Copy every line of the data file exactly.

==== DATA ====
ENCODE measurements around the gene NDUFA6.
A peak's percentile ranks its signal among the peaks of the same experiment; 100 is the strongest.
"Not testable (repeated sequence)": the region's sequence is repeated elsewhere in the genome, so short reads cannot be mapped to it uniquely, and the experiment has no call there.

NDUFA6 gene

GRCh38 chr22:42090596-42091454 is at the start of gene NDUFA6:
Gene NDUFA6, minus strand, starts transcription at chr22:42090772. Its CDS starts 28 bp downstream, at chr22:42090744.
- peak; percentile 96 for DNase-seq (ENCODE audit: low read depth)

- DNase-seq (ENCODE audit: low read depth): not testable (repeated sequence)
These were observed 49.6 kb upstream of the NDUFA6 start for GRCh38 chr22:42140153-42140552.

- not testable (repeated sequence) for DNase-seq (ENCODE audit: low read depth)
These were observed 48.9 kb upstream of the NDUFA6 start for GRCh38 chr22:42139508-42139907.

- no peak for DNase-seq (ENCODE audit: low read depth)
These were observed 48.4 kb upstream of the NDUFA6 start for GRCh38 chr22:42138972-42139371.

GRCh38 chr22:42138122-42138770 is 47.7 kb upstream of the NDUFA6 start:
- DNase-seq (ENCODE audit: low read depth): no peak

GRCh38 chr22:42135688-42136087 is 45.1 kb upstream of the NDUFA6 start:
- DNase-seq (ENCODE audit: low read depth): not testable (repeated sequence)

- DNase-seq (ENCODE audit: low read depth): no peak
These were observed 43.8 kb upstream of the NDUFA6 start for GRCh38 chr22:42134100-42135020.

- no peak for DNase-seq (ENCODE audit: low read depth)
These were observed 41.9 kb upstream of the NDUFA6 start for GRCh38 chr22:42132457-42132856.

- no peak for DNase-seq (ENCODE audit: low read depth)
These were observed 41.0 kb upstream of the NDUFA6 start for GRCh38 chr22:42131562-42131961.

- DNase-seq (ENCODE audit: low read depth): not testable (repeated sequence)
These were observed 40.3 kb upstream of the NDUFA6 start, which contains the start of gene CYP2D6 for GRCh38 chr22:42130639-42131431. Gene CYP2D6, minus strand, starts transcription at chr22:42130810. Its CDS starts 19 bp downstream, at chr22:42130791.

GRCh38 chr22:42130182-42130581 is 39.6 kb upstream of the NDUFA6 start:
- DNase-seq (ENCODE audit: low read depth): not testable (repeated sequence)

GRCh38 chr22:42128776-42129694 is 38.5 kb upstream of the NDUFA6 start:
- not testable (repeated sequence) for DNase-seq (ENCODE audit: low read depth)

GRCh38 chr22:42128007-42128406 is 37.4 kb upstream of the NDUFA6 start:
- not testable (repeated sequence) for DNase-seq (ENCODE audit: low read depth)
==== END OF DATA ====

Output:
ENCODE measurements around the gene NDUFA6.
A peak's percentile ranks its signal among the peaks of the same experiment; 100 is the strongest.
"Not testable (repeated sequence)": the region's sequence is repeated elsewhere in the genome, so short reads cannot be mapped to it uniquely, and the experiment has no call there.

NDUFA6 gene

GRCh38 chr22:42090596-42091454 is at the start of gene NDUFA6:
Gene NDUFA6, minus strand, starts transcription at chr22:42090772. Its CDS starts 28 bp downstream, at chr22:42090744.
- peak; percentile 96 for DNase-seq (ENCODE audit: low read depth)

- DNase-seq (ENCODE audit: low read depth): not testable (repeated sequence)
These were observed 49.6 kb upstream of the NDUFA6 start for GRCh38 chr22:42140153-42140552.

- not testable (repeated sequence) for DNase-seq (ENCODE audit: low read depth)
These were observed 48.9 kb upstream of the NDUFA6 start for GRCh38 chr22:42139508-42139907.

- no peak for DNase-seq (ENCODE audit: low read depth)
These were observed 48.4 kb upstream of the NDUFA6 start for GRCh38 chr22:42138972-42139371.

GRCh38 chr22:42138122-42138770 is 47.7 kb upstream of the NDUFA6 start:
- DNase-seq (ENCODE audit: low read depth): no peak

GRCh38 chr22:42135688-42136087 is 45.1 kb upstream of the NDUFA6 start:
- DNase-seq (ENCODE audit: low read depth): not testable (repeated sequence)

- DNase-seq (ENCODE audit: low read depth): no peak
These were observed 43.8 kb upstream of the NDUFA6 start for GRCh38 chr22:42134100-42135020.

- no peak for DNase-seq (ENCODE audit: low read depth)
These were observed 41.9 kb upstream of the NDUFA6 start for GRCh38 chr22:42132457-42132856.

- no peak for DNase-seq (ENCODE audit: low read depth)
These were observed 41.0 kb upstream of the NDUFA6 start for GRCh38 chr22:42131562-42131961.

- DNase-seq (ENCODE audit: low read depth): not testable (repeated sequence)
These were observed 40.3 kb upstream of the NDUFA6 start, which contains the start of gene CYP2D6 for GRCh38 chr22:42130639-42131431. Gene CYP2D6, minus strand, starts transcription at chr22:42130810. Its CDS starts 19 bp downstream, at chr22:42130791.

GRCh38 chr22:42130182-42130581 is 39.6 kb upstream of the NDUFA6 start:
- DNase-seq (ENCODE audit: low read depth): not testable (repeated sequence)

GRCh38 chr22:42128776-42129694 is 38.5 kb upstream of the NDUFA6 start:
- not testable (repeated sequence) for DNase-seq (ENCODE audit: low read depth)

GRCh38 chr22:42128007-42128406 is 37.4 kb upstream of the NDUFA6 start:
- not testable (repeated sequence) for DNase-seq (ENCODE audit: low read depth)